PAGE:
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Ross Perot is not only frustrated by the economics of NAFTA, he's unhappy with the economics of "Cybill," "Cosby" and "Cops."

In a complaint filed with the Federal Communications Commission Sept. 24, Mr. Perot accused ABC, CBS, NBC and Fox of not selling him enough prime-time half-hours to deliver his message to the American public. The complaint said the networks have violated the reasonable access provision of the Communications Act of 1934 in not selling him the time.


Furthermore, Mr. Perot said, the networks have violated the equal opportunity provisions of the act by giving President Clinton and Bob Dole free time to debate while denying him free time.

Officially, all the networks said they believe they have complied with their legal responsibilities.

Unofficially, TV executives with knowledge of the situation said Mr. Perot was able to get all four networks to sell him more prime-time half-hours four years ago because prime-time competition wasn't as cutthroat as today.

"Fox has already pulled the plug on one of its [new fall] shows, `Lush Life,"' said one of the executives. "The trigger wasn't pulled that fast four years ago."

The broadcast networks fear that if they pull a show to air an infomercial, viewers will flock to entertainment shows on other networks, never to return.

With two weeks of ratings now in, the networks can more easily find time slots if forced to do so. Such judgments wouldn't have been possible to make when Mr. Perot initially requested time.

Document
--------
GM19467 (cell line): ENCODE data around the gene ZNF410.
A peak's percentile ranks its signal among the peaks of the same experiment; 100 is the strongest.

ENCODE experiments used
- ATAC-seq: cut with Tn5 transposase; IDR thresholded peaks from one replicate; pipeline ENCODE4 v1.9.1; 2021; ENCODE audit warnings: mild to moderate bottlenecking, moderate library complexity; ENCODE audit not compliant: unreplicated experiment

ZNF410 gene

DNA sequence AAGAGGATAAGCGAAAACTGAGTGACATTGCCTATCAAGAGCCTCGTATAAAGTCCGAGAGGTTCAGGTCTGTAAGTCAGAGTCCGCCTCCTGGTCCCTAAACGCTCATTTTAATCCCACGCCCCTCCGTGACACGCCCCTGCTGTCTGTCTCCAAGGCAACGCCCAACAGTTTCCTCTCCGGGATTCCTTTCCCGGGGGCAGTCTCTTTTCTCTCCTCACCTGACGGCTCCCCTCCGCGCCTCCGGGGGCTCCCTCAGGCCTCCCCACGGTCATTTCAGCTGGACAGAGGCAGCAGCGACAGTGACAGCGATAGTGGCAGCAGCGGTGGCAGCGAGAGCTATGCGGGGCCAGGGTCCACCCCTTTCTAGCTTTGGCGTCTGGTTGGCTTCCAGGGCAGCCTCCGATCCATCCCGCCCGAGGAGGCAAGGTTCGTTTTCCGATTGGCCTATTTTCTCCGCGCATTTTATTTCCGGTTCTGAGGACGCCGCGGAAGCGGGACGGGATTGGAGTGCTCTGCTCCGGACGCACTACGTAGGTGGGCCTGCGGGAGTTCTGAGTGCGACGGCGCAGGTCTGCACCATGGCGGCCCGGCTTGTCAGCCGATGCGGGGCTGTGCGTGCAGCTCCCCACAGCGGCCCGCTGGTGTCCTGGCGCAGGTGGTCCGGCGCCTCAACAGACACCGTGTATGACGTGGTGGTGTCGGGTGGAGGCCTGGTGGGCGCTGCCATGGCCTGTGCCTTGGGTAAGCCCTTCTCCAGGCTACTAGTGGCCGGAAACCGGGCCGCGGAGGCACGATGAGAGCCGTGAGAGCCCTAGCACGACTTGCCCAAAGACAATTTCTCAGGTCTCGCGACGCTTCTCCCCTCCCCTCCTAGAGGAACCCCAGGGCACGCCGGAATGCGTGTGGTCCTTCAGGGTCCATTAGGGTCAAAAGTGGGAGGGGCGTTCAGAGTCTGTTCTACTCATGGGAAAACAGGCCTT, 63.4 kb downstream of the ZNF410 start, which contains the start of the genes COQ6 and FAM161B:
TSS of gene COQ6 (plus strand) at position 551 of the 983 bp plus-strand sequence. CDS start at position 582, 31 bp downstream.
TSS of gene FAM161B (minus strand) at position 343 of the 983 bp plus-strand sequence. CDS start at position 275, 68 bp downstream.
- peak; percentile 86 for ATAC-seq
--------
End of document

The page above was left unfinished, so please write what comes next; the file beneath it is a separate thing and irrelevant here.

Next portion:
"What it boils down to is economics," said Mr. Perot's media director, Sharon Holman. The networks "are not willing to bump their new fall programming."

The FCC can tell the networks to make more prime-time half-hours available but can't prescribe their number or the time slots.

The question the FCC must quickly decide is whether the networks are obligated to bump shows to sell Mr. Perot more valuable prime-time half-hours.

On Sept. 25, CBS received a fax from Mr. Perot's attorney declining the offer of three non-prime-time half-hours and accepting one prime-time slot in November. Mr. Perot previously bought a half-hour on CBS.

Calling ABC the most cooperative of the networks, Mr. Perot bought one prime-time half-hour early in September and has been offered three more prime-time slots.

NBC sold Mr. Perot a prime-time half-hour in September, and has offered another half-hour and an hour, as well as about 20 minutes on Election Eve.

Fox has sold the campaign one prime-time 30-minute slot, and has offered another as a back-up to a World Series game in case of a game delay or rain-out.

Media Partnership Corp., Westport, Conn., a division of Interpublic Group of Cos.' Western International Media, buys time for Perot '96.M

Contributing: Carol Krol.

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